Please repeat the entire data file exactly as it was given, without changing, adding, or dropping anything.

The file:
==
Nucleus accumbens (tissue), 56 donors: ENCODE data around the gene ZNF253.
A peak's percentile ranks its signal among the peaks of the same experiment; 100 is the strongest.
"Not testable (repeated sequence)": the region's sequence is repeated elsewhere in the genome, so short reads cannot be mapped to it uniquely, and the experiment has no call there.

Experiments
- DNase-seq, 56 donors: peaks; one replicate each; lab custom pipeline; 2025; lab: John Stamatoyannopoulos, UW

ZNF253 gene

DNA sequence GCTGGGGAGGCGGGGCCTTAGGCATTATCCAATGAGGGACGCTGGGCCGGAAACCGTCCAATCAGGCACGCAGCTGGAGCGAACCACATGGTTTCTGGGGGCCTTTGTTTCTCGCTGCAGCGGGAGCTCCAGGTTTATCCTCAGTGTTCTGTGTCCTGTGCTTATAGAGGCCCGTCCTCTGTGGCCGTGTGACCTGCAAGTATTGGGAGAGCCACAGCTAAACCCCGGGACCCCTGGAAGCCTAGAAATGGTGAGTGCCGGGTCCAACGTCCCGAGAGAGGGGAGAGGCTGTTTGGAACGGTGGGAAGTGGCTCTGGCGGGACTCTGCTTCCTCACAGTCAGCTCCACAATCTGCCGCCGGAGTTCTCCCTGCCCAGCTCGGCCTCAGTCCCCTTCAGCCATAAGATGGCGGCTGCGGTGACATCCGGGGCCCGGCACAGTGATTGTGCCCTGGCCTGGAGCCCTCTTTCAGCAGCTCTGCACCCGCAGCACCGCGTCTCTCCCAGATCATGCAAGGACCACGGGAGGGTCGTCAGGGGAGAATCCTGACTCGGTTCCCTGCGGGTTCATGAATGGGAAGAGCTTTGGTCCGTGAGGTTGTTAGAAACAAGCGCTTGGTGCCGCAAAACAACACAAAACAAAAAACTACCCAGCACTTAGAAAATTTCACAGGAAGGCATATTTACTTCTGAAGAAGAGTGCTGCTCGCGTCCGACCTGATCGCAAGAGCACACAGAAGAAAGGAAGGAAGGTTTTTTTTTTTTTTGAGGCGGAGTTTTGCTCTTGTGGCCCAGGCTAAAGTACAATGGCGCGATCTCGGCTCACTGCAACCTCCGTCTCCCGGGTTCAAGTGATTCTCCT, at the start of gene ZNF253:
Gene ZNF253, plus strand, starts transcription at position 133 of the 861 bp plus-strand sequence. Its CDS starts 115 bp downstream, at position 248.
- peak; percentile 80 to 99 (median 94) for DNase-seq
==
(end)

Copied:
Nucleus accumbens (tissue), 56 donors: ENCODE data around the gene ZNF253.
A peak's percentile ranks its signal among the peaks of the same experiment; 100 is the strongest.
"Not testable (repeated sequence)": the region's sequence is repeated elsewhere in the genome, so short reads cannot be mapped to it uniquely, and the experiment has no call there.

Experiments
- DNase-seq, 56 donors: peaks; one replicate each; lab custom pipeline; 2025; lab: John Stamatoyannopoulos, UW

ZNF253 gene

DNA sequence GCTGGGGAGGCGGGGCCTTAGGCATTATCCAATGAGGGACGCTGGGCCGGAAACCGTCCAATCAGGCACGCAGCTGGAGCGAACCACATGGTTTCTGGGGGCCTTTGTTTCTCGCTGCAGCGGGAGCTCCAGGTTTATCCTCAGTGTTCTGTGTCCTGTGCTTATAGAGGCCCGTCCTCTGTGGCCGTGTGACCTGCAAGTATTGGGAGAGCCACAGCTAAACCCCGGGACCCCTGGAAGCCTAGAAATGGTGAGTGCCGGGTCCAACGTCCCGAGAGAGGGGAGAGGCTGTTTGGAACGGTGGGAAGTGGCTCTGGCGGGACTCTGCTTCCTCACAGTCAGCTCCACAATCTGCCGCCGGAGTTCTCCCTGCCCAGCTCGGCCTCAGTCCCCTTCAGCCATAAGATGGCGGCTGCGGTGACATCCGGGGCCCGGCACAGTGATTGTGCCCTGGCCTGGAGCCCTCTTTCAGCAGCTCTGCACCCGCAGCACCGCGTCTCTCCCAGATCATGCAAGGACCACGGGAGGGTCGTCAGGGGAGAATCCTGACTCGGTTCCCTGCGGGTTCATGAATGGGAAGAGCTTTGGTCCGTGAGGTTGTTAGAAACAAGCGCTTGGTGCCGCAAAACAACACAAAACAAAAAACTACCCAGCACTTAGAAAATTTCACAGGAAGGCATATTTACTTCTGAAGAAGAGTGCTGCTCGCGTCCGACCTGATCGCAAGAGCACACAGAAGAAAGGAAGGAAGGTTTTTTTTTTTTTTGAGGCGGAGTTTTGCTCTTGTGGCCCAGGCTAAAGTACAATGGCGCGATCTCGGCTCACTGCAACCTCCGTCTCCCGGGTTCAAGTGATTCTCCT, at the start of gene ZNF253:
Gene ZNF253, plus strand, starts transcription at position 133 of the 861 bp plus-strand sequence. Its CDS starts 115 bp downstream, at position 248.
- peak; percentile 80 to 99 (median 94) for DNase-seq